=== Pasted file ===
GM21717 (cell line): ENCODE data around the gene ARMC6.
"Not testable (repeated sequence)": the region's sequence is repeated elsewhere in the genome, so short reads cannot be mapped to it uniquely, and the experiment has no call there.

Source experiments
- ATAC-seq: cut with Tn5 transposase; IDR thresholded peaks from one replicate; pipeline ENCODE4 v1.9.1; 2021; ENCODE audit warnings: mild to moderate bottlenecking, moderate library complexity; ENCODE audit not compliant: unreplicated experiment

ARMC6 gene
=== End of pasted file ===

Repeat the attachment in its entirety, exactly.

GM21717 (cell line): ENCODE data around the gene ARMC6.
"Not testable (repeated sequence)": the region's sequence is repeated elsewhere in the genome, so short reads cannot be mapped to it uniquely, and the experiment has no call there.

Source experiments
- ATAC-seq: cut with Tn5 transposase; IDR thresholded peaks from one replicate; pipeline ENCODE4 v1.9.1; 2021; ENCODE audit warnings: mild to moderate bottlenecking, moderate library complexity; ENCODE audit not compliant: unreplicated experiment

ARMC6 gene